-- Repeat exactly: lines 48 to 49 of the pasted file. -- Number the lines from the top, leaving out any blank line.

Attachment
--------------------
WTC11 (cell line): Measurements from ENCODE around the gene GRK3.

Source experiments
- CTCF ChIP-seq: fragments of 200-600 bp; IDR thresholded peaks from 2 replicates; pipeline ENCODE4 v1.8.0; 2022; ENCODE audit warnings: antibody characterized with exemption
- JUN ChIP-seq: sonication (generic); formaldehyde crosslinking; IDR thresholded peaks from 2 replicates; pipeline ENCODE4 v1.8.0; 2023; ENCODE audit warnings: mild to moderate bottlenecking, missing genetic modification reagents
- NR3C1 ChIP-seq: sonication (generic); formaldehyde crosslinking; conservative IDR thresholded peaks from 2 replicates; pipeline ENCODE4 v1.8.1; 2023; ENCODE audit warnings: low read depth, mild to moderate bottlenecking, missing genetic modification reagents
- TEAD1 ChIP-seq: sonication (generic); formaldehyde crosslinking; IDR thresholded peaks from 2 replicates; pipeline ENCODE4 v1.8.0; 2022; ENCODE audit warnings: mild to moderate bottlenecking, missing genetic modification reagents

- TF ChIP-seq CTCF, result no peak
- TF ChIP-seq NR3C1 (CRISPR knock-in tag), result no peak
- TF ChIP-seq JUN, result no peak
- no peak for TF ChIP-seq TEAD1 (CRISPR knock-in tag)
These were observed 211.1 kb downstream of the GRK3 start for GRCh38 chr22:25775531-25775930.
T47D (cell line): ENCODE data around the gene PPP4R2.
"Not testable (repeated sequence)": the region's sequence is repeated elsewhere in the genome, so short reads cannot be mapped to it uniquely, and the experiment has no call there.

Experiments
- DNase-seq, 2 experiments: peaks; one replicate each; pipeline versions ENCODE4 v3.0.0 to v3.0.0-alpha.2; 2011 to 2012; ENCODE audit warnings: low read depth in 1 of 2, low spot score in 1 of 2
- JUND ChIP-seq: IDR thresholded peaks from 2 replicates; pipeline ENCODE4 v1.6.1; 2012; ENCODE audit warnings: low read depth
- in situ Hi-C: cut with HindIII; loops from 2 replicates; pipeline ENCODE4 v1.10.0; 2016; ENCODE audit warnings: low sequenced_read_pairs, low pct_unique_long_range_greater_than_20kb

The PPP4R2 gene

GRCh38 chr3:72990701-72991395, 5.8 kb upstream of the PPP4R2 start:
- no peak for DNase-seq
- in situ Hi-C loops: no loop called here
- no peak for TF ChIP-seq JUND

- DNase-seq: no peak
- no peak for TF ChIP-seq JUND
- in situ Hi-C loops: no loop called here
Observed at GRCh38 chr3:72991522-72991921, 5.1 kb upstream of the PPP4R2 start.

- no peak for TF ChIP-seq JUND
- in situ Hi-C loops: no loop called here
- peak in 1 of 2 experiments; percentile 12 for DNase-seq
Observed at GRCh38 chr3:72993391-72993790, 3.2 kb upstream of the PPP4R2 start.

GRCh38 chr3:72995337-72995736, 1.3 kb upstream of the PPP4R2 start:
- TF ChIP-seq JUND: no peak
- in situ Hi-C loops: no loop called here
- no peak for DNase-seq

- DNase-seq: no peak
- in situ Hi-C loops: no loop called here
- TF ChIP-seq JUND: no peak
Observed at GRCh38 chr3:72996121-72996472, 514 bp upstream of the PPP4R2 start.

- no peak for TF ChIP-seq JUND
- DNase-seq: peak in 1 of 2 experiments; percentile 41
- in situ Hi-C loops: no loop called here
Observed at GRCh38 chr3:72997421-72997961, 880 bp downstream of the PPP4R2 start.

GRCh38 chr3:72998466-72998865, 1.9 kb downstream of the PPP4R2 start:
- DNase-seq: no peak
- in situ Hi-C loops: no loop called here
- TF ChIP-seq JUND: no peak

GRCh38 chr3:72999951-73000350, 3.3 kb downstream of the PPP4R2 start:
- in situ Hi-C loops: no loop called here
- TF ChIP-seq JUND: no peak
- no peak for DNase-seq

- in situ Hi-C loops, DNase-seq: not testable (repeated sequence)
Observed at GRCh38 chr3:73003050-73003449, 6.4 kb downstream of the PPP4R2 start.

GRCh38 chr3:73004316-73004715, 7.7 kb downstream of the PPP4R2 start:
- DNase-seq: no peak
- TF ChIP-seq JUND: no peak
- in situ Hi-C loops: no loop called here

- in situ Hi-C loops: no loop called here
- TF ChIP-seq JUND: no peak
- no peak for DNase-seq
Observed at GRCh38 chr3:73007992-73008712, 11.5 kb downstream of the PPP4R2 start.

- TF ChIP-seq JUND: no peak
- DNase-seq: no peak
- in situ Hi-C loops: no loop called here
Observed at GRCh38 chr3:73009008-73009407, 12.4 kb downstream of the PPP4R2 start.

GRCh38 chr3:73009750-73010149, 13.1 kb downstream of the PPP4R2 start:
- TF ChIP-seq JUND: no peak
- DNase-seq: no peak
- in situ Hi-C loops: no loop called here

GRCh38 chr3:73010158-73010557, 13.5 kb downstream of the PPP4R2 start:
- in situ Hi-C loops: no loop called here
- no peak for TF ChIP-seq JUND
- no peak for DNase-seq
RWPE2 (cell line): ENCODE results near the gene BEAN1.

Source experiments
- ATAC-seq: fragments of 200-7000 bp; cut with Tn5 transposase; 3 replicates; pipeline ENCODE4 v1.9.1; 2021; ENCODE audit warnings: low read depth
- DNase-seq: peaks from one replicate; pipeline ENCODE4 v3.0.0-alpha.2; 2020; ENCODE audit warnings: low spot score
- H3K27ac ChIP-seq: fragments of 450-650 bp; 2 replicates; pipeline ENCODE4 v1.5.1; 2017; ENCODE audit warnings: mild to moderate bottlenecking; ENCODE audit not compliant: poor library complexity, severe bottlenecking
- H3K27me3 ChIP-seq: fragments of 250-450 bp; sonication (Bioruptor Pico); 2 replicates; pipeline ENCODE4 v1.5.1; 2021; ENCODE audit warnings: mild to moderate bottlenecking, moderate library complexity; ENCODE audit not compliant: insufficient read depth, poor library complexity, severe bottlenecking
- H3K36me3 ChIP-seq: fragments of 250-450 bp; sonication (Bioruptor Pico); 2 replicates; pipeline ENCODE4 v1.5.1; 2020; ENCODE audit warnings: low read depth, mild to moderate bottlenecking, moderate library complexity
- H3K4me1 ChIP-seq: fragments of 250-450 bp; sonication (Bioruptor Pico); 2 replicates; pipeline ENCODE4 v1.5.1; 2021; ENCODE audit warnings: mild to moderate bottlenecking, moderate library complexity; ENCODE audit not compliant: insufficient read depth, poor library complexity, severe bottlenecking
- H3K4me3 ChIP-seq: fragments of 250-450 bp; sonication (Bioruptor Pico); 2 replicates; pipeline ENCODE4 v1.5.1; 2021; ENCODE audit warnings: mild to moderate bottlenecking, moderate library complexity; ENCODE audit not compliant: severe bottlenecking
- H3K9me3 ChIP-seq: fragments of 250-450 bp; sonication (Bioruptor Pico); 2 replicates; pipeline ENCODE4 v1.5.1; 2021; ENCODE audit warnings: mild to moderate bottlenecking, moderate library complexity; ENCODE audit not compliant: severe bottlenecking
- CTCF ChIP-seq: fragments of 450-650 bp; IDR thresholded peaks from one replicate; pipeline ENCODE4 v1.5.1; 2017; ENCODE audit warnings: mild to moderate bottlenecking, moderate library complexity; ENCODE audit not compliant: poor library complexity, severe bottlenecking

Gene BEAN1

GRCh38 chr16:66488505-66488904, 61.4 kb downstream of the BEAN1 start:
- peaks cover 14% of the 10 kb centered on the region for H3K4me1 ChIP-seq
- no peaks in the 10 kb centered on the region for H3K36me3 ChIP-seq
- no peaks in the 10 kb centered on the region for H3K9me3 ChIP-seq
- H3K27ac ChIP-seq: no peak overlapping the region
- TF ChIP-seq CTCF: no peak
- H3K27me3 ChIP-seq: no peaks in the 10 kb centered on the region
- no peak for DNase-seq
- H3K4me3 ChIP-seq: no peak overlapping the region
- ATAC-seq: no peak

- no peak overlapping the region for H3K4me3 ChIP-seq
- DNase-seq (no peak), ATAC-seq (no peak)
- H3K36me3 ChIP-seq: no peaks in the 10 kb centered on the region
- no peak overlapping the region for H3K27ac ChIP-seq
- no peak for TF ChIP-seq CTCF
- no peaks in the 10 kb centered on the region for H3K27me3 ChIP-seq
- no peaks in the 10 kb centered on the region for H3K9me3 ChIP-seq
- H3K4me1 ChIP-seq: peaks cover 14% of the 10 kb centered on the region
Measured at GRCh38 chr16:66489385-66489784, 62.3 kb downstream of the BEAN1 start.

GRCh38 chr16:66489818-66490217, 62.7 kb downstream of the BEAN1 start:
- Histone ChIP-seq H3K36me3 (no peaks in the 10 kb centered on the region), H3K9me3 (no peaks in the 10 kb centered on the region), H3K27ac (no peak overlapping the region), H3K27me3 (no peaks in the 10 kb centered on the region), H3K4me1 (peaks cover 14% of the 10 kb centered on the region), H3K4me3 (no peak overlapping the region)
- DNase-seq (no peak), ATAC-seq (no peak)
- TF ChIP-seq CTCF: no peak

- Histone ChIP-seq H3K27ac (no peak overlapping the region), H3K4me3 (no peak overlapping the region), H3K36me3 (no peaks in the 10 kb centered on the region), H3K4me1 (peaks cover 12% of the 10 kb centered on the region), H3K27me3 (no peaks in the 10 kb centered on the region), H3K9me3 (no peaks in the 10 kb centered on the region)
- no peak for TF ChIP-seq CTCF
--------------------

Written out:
- in situ Hi-C loops: no loop called here
- TF ChIP-seq JUND: no peak